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Outside of Bend, Oregon, Tumalo Mountain is a well-trafficked out-and-back hike accessible all year round. The trail slightly less than 2 miles long (one way), but it gains a whopping 1419 feet in that distance. The steep slope makes it a real leg burn, but the reward on top is spectacular.
From the Dutchman-Flat parking area, across from the Mt. Bachelor Resort, park your car and look for the trailhead near the outhouse on the west end of the parking lot. From here, the trail climbs steadily up to the summit of 7,775 ft (up ~1400 feet from the parking lot). It ascends at a steep incline, kind of like an hour of stairs. Don’t be fooled by a few false summits; you will know the top by the most significant steepest incline of the hike. Along the way, you will find beautiful vistas of Mt. Bachelor behind you, and at the summit, you will discover 360º views of the area. Looking down the foothills from here, you find the city of Bend, OR. To the South Mt. Bachelor and many runs tower above, looking north, your gaze follows the volcanic Cascade range toward Washington. On a clear day, you can see hundreds of miles in each direction.
This trail makes for a fast burn in summer, great for beginners that can take their time. Trail runners use it as an intense training hill as practice for bigger summertime events.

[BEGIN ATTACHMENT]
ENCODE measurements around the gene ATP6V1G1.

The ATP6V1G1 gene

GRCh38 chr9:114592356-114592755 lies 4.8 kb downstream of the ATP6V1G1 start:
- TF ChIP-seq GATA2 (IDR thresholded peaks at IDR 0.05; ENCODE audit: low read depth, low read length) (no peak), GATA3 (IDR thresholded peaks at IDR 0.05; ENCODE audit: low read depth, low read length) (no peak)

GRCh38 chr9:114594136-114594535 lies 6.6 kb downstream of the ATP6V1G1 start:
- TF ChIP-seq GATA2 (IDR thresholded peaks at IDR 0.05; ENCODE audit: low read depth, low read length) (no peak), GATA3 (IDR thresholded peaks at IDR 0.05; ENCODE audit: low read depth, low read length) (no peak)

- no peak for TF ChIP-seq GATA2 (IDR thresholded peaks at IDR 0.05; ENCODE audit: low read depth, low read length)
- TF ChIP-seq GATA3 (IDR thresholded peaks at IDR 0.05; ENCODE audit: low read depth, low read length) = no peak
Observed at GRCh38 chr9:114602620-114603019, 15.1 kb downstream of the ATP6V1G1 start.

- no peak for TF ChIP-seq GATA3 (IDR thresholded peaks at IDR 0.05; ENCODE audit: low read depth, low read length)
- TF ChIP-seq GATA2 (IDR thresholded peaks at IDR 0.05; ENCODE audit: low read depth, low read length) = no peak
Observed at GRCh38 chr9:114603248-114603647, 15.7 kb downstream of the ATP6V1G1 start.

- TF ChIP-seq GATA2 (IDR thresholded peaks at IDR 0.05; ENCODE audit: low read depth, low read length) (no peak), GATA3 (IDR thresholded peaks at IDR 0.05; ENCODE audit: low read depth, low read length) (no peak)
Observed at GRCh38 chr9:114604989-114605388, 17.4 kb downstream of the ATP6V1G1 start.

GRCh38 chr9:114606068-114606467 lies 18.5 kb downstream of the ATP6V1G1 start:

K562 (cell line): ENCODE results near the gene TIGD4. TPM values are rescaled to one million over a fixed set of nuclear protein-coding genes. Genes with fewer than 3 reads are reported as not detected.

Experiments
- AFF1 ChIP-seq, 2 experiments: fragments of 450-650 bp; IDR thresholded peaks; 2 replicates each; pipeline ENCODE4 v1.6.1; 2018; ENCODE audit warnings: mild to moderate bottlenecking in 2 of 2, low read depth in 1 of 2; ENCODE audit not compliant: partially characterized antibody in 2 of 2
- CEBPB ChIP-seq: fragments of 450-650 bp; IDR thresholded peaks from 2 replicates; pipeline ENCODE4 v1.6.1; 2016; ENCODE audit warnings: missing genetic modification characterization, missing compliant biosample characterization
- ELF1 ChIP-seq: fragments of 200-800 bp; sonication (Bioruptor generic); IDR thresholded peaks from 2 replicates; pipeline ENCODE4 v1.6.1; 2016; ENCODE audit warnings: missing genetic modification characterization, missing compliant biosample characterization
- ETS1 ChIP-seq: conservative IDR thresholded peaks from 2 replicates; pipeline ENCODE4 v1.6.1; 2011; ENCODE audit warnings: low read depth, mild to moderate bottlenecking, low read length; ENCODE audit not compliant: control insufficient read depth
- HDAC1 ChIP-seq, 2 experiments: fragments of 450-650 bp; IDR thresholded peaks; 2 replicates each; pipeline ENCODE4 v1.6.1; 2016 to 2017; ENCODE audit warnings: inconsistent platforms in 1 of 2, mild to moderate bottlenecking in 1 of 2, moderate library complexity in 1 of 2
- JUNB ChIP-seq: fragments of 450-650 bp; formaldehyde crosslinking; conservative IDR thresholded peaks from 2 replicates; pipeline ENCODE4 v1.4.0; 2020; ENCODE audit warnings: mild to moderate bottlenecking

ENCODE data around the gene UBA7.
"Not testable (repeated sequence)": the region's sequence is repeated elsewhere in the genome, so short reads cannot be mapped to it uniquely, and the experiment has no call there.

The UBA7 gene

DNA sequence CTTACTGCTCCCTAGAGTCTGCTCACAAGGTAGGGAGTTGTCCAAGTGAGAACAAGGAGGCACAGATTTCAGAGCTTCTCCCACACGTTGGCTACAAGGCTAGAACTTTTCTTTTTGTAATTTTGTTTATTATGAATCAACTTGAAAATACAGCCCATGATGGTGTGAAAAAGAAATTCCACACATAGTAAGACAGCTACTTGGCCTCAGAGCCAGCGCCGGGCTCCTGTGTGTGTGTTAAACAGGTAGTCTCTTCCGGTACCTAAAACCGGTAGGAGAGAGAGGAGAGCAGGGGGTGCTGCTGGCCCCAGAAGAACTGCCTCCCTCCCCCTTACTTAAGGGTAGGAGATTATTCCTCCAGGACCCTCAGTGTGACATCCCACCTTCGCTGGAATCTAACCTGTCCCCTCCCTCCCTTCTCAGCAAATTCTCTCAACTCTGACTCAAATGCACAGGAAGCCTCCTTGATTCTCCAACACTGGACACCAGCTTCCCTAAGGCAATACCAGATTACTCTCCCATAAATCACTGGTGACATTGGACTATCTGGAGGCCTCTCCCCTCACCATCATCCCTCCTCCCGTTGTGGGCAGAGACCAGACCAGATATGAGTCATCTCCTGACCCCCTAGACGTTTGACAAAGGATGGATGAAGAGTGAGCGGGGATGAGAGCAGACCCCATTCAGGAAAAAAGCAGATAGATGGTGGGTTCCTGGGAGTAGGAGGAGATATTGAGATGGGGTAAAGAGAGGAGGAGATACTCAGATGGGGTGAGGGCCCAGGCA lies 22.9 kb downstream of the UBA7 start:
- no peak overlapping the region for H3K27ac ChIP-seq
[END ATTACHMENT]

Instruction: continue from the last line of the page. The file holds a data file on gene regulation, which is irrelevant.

It is a popular snowshoe route for the hikers or a backcountry wonderland for the split-boarders, alpine-touring, and telemark crowd in winter. The winter uphill route can take up to 2 hours, depending on snow conditions. After a powder dump, the bold will wake early, often in the dark, to get the hike started. The fun is off the backside (opposite slope from where you climbed up). A bowl-like downhill run makes for several hundred yards of perfect pitch powder turns. Once the slope flattens and you lose your momentum, skin up for another run. As the hill matures, a cornice forms on the leeward edge. Drop it at your own risk.
Once your laps are done, head down the way you came; it can be a fun tree-run to ski/board down or hike back on the trail. Use caution not to get off course, as you may end up miles from your vehicle if you descend even a few degrees off your bearing.
Caution: it can be easy to take the wrong course down and end up miles from your car. Bring a map and stay close to the trail on your way down.
Caution: this area has been known to avalanche, so do not run it without proper avalanche training. Bring a beacon!